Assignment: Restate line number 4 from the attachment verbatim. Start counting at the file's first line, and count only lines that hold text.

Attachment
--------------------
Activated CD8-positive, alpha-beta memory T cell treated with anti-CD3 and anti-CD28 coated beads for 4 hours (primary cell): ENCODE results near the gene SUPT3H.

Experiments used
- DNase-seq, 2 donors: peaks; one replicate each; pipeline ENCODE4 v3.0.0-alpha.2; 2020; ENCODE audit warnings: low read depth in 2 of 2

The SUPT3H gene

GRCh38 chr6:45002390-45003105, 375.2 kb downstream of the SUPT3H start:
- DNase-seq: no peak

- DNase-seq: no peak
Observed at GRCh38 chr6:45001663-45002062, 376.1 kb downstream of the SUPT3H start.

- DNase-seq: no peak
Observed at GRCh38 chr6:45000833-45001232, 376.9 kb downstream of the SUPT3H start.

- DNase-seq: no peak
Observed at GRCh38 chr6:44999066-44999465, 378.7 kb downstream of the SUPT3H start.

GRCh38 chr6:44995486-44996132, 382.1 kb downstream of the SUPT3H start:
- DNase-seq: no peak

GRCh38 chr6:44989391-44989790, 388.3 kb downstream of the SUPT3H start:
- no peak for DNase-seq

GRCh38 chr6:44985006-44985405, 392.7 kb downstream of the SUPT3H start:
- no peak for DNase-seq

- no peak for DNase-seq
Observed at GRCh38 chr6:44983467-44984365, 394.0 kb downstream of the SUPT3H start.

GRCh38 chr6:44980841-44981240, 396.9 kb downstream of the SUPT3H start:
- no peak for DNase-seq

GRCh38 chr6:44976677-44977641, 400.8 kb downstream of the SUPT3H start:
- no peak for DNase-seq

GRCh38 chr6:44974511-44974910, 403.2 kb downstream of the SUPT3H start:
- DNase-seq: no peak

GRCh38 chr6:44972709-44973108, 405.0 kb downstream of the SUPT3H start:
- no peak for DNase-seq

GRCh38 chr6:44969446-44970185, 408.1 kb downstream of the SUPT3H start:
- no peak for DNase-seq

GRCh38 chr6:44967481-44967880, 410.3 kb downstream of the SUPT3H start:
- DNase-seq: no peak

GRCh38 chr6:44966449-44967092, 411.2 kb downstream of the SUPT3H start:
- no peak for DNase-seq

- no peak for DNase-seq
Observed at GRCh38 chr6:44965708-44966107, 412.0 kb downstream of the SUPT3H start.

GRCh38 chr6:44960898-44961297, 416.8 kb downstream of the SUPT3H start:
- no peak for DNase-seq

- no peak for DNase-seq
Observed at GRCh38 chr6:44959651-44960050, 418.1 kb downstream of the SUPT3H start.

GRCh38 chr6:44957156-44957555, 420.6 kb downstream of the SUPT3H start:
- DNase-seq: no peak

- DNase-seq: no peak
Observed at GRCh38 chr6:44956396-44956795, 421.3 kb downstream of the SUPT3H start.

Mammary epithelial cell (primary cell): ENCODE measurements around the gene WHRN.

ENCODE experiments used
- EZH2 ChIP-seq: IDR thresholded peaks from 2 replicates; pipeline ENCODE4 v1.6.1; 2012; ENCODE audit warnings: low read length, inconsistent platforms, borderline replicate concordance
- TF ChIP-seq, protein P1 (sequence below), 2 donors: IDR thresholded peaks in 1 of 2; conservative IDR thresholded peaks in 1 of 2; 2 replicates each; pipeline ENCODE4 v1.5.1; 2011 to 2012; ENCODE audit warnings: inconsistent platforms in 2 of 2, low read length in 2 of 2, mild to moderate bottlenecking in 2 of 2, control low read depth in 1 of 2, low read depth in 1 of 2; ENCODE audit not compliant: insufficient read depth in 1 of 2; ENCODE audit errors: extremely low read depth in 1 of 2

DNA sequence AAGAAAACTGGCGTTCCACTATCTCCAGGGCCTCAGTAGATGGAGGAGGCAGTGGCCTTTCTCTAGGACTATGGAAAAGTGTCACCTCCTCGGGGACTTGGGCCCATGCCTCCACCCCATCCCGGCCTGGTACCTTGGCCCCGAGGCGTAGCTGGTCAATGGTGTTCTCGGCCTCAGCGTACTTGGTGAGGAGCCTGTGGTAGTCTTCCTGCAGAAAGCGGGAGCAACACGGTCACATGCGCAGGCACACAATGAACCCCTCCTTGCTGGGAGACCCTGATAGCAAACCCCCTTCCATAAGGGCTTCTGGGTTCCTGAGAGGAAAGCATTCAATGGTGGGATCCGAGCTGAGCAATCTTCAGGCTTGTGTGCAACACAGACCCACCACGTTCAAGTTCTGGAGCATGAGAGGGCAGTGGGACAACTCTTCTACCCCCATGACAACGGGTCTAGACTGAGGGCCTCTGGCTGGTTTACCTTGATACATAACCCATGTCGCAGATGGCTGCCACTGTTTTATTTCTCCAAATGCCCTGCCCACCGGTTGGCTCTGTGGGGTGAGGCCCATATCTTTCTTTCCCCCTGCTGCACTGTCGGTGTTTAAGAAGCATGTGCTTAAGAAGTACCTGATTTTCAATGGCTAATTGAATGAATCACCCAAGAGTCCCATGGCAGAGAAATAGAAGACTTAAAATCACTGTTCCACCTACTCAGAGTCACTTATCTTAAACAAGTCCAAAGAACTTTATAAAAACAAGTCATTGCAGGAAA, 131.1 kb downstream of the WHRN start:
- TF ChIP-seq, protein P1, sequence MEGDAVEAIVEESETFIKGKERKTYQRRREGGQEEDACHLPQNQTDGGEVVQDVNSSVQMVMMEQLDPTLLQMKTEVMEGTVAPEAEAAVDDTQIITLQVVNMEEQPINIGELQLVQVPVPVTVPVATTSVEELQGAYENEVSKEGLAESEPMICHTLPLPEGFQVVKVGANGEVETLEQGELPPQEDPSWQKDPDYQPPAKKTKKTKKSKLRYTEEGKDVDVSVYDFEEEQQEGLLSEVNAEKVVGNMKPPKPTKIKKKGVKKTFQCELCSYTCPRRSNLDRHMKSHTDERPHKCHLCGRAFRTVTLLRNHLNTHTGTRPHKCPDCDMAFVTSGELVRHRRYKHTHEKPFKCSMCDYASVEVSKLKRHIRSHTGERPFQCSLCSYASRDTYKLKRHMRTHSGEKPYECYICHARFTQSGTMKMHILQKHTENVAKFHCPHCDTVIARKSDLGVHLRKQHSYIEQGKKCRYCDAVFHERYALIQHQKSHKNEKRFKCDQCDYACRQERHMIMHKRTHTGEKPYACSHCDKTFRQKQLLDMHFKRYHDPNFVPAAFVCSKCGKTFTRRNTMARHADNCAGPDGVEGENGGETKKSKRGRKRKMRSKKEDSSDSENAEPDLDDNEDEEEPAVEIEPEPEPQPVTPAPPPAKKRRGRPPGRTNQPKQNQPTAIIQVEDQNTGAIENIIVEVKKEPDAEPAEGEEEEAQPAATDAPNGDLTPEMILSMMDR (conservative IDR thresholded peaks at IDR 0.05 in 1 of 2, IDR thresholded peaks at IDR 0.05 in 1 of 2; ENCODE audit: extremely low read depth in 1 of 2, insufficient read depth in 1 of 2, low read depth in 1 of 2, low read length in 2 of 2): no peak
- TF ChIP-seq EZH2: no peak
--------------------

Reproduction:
The SUPT3H gene